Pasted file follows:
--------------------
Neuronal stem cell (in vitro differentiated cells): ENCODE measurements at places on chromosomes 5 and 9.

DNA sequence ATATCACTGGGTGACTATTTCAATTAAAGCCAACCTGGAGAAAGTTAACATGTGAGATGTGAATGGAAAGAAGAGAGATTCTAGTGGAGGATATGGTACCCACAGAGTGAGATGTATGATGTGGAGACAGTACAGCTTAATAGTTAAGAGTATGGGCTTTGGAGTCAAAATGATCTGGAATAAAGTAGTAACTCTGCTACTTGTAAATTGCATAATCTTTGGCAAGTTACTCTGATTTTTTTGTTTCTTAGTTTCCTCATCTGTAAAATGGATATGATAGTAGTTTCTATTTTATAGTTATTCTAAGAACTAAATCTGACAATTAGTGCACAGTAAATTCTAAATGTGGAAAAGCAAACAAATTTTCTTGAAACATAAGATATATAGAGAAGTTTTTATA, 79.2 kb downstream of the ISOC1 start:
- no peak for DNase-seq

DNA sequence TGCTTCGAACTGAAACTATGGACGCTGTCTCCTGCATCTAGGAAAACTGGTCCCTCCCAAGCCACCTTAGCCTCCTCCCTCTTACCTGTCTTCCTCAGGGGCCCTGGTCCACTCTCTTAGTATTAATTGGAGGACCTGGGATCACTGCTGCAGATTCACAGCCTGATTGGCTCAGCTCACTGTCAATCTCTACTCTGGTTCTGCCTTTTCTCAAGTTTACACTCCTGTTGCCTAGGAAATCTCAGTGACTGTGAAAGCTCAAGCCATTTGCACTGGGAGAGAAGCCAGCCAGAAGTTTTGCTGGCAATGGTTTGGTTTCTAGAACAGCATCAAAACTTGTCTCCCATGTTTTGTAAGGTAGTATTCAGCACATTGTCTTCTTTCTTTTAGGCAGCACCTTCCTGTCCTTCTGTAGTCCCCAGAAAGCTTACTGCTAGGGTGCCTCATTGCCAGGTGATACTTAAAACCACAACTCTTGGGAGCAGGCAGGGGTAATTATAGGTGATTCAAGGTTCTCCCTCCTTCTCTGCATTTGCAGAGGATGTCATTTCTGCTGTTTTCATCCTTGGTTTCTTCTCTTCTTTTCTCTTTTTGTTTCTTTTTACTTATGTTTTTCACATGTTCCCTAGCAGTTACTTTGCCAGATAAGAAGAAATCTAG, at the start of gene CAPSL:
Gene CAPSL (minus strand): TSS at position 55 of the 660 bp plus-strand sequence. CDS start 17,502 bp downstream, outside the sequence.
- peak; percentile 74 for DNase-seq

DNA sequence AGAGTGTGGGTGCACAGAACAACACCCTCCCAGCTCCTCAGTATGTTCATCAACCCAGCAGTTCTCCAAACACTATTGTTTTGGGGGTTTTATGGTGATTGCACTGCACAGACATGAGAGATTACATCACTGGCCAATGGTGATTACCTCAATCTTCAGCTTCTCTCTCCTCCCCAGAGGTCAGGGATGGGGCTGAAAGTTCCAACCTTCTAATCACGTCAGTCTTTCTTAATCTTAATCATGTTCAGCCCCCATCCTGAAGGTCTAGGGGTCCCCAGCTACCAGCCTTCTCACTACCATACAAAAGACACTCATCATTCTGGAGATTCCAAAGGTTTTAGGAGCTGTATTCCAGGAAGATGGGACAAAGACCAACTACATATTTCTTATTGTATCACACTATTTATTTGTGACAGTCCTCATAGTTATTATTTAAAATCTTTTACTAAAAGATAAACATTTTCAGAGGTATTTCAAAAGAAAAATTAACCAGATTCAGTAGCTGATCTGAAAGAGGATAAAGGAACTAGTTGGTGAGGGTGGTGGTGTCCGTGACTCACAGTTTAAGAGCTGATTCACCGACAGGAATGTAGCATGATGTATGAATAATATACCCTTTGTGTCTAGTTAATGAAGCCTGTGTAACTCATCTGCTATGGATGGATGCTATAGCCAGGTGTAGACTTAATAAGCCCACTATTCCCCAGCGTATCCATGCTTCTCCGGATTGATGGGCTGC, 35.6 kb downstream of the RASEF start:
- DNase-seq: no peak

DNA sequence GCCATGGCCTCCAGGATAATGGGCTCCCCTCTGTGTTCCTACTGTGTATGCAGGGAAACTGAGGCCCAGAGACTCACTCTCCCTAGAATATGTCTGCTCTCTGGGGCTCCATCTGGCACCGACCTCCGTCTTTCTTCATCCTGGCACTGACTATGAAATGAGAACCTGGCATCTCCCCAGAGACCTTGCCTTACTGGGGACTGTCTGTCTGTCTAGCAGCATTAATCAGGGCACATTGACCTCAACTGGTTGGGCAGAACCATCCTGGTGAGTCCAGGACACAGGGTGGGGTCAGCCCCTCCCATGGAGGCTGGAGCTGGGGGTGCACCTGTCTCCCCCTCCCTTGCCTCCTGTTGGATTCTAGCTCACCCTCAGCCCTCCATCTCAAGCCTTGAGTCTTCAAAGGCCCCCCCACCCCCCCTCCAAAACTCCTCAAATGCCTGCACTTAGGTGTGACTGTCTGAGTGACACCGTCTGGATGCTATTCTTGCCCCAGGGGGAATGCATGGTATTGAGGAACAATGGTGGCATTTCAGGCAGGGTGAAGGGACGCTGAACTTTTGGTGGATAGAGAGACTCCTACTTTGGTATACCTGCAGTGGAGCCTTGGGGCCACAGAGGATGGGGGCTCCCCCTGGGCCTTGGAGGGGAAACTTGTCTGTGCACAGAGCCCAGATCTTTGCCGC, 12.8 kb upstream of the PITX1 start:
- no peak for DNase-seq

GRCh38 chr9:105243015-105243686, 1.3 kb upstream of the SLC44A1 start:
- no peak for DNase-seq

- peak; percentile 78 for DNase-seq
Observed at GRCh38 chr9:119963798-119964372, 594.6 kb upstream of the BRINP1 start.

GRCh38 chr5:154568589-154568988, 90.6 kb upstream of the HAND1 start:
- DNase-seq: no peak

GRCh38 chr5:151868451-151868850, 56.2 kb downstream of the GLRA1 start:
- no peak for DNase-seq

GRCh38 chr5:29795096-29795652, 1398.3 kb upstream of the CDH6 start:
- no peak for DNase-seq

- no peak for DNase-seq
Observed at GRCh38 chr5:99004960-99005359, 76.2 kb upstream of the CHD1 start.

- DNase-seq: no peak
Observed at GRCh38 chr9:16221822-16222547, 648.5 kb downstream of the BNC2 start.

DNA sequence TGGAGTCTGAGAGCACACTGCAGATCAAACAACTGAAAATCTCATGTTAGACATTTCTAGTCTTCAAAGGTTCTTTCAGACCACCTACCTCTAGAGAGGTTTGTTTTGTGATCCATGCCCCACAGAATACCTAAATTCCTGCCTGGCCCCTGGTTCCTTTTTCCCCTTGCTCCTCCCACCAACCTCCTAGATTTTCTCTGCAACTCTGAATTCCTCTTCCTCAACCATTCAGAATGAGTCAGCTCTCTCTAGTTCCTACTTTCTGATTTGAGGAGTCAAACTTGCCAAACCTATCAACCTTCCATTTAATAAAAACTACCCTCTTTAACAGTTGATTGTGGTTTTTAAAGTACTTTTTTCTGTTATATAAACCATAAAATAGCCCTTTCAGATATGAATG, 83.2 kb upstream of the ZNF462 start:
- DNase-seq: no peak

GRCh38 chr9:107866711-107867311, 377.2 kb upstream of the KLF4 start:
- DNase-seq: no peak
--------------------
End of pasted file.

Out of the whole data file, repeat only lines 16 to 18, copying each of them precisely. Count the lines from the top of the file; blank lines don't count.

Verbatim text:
- DNase-seq: no peak

GRCh38 chr5:151868451-151868850, 56.2 kb downstream of the GLRA1 start:
- no peak for DNase-seq